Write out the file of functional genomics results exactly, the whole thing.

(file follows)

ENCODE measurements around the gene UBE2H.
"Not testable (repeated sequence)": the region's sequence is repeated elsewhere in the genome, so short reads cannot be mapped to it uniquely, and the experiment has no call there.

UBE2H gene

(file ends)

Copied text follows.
ENCODE measurements around the gene UBE2H.
"Not testable (repeated sequence)": the region's sequence is repeated elsewhere in the genome, so short reads cannot be mapped to it uniquely, and the experiment has no call there.

UBE2H gene